Shadows at Noon

Debra Fran Baker

When I signed off on their latest 302 that morning, we weren't alone. Under the official talk, I could only speak to them with my eyes. I told him to be careful, to be safe, to come back to me. That I loved him. I told her to watch out for him, to take of him for me, to take care of herself, to bring them both back to me safely. His eyes told me he understood; hers were as unreadable as always. I know what a burden I'd laid on those slender shoulders, but she's stronger than I'll ever be.

They left on their wild alien hunt and I finished up my business for the morning. My office emptied. On a whim, I checked my e-mail. Maybe he'd left me one of his cryptic messages before he caught his plane.

One message had no subject header, and an unfamiliar name. I opened it.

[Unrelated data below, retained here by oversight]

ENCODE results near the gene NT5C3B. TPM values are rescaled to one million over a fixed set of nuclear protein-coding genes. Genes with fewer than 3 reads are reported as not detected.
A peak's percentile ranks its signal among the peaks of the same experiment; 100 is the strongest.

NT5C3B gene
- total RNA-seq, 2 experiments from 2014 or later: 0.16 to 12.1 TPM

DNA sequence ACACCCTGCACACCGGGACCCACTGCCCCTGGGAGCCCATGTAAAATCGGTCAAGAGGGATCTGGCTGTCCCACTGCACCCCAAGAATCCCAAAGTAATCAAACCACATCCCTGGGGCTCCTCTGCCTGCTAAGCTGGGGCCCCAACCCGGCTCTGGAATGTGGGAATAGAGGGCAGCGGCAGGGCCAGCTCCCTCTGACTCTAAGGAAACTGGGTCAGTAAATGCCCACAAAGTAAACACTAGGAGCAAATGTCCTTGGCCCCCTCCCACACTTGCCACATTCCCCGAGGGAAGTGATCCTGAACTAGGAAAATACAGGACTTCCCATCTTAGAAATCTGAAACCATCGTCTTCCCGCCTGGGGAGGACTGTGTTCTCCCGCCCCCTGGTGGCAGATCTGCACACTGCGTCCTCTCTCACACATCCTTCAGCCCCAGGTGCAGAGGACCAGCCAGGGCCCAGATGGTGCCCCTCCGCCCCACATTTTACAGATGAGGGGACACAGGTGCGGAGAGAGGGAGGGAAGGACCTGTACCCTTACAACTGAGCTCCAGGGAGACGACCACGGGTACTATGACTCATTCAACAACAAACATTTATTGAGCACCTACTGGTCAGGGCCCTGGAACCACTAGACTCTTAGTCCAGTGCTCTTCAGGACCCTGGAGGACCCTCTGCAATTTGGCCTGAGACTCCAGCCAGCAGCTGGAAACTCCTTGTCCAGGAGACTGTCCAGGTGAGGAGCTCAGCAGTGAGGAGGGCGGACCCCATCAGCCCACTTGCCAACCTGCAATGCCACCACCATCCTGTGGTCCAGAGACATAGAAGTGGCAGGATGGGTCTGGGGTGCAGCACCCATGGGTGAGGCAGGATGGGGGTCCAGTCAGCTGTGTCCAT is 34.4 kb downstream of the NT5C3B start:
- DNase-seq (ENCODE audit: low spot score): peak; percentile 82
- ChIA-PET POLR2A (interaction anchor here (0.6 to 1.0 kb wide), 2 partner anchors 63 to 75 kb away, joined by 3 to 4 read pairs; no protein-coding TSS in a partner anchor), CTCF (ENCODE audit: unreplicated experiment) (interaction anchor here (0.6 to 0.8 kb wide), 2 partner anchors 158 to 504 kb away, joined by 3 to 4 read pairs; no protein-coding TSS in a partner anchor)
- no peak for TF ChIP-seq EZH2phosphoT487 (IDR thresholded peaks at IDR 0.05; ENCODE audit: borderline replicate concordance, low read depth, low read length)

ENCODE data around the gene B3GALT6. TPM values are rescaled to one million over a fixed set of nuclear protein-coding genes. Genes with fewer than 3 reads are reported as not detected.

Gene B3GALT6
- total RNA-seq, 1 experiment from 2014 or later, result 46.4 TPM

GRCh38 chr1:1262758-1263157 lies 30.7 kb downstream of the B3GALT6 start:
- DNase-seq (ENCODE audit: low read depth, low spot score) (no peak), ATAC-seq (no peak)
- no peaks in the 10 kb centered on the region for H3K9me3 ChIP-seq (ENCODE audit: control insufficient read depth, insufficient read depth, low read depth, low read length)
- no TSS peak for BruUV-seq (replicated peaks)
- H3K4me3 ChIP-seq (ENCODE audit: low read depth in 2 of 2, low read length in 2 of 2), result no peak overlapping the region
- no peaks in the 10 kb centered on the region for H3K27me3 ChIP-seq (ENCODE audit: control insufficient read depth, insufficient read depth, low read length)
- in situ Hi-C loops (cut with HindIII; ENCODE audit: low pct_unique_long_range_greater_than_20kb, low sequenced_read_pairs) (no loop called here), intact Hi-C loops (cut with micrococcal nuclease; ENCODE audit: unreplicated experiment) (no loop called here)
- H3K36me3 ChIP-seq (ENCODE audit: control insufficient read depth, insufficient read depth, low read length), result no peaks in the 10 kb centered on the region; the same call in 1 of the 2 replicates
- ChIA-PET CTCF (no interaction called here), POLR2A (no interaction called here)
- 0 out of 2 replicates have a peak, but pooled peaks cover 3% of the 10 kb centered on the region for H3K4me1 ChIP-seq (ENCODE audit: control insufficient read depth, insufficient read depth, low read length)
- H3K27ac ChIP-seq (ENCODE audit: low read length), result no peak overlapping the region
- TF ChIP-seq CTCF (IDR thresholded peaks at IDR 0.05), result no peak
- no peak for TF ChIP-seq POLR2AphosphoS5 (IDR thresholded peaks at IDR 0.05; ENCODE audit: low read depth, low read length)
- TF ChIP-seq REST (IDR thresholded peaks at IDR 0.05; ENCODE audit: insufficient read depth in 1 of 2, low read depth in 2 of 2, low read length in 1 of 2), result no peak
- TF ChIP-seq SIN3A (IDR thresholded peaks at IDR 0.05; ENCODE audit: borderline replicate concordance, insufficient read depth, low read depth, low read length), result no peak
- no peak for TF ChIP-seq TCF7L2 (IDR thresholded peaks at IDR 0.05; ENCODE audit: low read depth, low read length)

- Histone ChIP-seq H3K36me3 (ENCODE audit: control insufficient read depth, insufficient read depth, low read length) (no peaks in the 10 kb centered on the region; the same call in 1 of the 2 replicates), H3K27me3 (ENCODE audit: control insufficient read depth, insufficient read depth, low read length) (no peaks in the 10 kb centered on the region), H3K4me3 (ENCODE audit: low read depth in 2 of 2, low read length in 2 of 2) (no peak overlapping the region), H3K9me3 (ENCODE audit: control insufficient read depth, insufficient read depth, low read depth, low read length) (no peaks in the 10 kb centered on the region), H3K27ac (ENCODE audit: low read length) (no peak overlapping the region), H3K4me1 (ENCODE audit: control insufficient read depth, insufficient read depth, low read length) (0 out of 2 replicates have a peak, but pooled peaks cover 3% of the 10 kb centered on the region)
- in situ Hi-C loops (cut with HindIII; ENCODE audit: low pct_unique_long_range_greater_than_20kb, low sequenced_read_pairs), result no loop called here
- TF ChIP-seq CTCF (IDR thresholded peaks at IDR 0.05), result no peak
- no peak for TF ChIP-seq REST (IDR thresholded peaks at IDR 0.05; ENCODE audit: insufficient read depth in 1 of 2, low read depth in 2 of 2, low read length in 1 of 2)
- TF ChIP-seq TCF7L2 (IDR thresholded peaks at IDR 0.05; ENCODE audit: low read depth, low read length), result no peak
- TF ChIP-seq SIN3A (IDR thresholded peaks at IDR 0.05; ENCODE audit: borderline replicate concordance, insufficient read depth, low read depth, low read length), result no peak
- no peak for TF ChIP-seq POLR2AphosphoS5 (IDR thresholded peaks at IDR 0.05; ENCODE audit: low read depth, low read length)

"Shadows at noon."

I had just time to get my coat.


Mama was standing behind the bar as I came in. She looked at me and nodded to a table in a remote corner. There was someone there, hiding in the darkness. I walked past the other tables, filled with men known and unknown. No one caught my eyes. If I recognized any of them, I gave no sign. No one has a name in that bar.

I slid into the booth, and took a good look at the man there. His eyes sparkled over his dark suit. My stomach clenched.


He nodded and sipped his tea. "Me."

Mama, quiet despite her size, put a cup of coffee in front of me. There was a warning in her eyes, but I knew better than to risk exile. Men like me sometimes need the Shadows. She dipped her eyes in acknowledgment and left us alone.

"What do you want? You want him?"

He smiled coldly. "I could have him anytime."

"Is this a challenge?" I looked into those sorcerer's eyes, and then at his stiff left arm.

"What do you think?"

"Do you think he'll go to you if I'm out of the way?"

He shook his head. "I know better than to predict what he'll do."

"Why are you here? Why have you risked meeting me?"

He took another sip of tea. "You love him."

I stared at my coffee for a moment and then looked up. "So do you."

"I've been watching him. I'm good at watching. Rats are. He's almost happy. He's almost safe."

"Almost." The word cut like a knife.